All eyes will be on Central Park on Friday night as defending champion Razldazl Raidio attempts to join a select band of double Grand National winners.
The first Grand National was won by Bonzo in 1927 but the first superstar over jumps was Juvenile Classic who won both the 1938 and 1940 finals, having finished runner-up in 1939. Harringay’s Topothetide picked up his double in 1978/79 though the only hound ever to land the treble was Sherrys Prince.
The brindle, famously faster over the sticks, because he was so ungenuine on the flat, was the winning favourite in the 1970-72 deciders.
Was ‘Nookie’ the fastest hurdler of all time? Probably not. One strong claimant would have been Kildare Slippy whose 28.52 track record in the 1992 final at Hall Green was nine spots quicker than Sullane Vic when winning the same year’s Midland Flat.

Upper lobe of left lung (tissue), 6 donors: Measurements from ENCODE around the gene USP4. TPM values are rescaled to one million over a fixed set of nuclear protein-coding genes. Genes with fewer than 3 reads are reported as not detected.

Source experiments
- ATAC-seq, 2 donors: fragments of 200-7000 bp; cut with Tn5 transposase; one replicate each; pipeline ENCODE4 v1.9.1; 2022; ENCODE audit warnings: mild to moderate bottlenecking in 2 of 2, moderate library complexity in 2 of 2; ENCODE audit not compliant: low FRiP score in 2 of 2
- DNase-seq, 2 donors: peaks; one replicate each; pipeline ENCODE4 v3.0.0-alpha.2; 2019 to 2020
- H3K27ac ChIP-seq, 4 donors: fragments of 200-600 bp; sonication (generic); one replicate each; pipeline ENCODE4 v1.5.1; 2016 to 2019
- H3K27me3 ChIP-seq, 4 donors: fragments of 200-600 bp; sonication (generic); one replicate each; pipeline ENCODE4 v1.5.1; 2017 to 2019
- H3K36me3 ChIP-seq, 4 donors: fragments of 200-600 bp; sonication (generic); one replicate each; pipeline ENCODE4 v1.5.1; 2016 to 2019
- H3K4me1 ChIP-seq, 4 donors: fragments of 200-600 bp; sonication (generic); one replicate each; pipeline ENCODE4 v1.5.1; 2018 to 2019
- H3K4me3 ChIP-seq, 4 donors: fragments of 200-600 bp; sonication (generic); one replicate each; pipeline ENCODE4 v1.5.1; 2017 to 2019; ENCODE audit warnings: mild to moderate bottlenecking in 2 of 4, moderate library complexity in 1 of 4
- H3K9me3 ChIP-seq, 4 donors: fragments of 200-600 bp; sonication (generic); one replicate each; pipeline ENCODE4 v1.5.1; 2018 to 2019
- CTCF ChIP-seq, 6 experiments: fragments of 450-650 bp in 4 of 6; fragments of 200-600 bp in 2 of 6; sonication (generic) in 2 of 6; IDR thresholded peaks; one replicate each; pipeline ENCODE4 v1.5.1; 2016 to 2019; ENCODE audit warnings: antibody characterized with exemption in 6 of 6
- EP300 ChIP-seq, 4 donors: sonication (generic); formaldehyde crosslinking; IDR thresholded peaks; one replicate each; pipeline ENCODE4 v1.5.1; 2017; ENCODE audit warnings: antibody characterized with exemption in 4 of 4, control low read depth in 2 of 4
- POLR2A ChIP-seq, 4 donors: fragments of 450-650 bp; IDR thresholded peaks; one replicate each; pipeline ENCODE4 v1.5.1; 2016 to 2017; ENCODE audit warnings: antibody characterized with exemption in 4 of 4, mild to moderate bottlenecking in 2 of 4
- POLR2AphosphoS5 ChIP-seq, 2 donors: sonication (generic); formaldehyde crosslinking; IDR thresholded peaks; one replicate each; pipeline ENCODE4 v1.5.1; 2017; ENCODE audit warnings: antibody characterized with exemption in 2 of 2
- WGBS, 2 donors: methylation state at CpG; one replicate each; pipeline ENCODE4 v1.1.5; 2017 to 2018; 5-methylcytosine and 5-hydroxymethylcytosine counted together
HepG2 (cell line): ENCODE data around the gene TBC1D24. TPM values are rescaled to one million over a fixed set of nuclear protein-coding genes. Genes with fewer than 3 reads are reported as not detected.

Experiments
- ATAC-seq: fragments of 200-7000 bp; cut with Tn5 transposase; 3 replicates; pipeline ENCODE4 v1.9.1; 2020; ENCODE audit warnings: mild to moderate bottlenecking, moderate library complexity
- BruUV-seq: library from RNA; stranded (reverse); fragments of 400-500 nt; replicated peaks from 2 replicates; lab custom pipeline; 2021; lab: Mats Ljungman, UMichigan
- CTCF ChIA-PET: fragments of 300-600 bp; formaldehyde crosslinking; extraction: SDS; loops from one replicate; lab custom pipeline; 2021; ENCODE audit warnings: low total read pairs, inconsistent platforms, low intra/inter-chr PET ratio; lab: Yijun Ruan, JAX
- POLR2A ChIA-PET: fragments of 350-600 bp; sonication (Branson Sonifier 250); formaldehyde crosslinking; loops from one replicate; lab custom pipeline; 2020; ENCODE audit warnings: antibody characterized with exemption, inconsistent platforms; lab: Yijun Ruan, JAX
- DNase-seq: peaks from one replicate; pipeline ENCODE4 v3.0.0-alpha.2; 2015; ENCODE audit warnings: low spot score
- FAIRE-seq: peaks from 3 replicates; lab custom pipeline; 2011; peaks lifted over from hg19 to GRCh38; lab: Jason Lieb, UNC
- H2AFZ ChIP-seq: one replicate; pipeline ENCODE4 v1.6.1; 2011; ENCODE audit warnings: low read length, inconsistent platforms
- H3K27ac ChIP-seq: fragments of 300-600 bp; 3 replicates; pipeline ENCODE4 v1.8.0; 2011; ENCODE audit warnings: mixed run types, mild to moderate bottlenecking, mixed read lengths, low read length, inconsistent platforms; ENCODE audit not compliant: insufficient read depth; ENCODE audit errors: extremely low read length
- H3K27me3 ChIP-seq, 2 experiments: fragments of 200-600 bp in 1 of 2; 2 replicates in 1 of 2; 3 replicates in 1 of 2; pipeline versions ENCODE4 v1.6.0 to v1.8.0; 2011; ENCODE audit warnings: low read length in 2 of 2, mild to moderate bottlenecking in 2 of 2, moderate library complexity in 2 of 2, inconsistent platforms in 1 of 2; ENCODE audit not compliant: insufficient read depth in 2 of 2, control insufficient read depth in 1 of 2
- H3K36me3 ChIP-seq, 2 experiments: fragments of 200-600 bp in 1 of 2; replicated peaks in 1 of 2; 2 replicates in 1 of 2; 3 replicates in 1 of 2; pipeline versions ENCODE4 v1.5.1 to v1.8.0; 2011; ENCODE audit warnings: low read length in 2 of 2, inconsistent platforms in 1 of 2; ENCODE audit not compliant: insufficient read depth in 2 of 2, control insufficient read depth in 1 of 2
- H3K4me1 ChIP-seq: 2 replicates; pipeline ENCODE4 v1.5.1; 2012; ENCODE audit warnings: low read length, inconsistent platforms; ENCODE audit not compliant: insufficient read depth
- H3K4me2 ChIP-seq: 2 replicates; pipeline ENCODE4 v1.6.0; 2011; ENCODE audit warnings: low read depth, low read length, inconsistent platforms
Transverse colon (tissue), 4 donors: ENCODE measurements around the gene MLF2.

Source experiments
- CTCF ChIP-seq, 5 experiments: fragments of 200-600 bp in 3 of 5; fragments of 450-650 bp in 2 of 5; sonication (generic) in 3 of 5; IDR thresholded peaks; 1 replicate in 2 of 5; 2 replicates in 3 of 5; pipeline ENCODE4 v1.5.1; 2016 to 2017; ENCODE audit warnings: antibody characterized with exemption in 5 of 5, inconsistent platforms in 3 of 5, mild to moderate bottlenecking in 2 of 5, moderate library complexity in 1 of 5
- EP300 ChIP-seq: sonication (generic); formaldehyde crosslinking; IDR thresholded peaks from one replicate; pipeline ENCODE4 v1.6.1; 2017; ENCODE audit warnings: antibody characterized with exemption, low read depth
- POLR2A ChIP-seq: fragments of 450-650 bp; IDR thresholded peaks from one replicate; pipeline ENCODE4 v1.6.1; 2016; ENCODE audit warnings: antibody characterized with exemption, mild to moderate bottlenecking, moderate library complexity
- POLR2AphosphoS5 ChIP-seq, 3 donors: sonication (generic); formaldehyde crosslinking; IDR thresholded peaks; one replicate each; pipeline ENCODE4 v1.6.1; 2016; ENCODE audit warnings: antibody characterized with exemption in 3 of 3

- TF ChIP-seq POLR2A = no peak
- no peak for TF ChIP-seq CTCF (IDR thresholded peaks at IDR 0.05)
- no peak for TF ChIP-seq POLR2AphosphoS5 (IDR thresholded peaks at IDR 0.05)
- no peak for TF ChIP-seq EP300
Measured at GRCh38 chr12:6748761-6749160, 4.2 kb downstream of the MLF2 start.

Nor did the White City star win as many opens as El Tenor – who retired after 102 victories – flat and hurdles.
With the news that Raidio was a late Derby entry, could he become the most successful Grand National winner on the flat?
To do so, he would need to better the record of 1955 National winner Barrowside who was beaten three quarters of a length in the same year’s English Derby Final as the 1-2f.
Central Park’s Kieran Lifeley said: “I know Ricky is very conscious of the history of the race and has said that if Raidio wins on Friday, he would consider keeping him in training for a third attempt.
“It has been a good competition and we have a big crowd booked in for the final which includes a superb undercard featuring King Turbo, Queen Anna and Derby finalist Droopys Acrobat.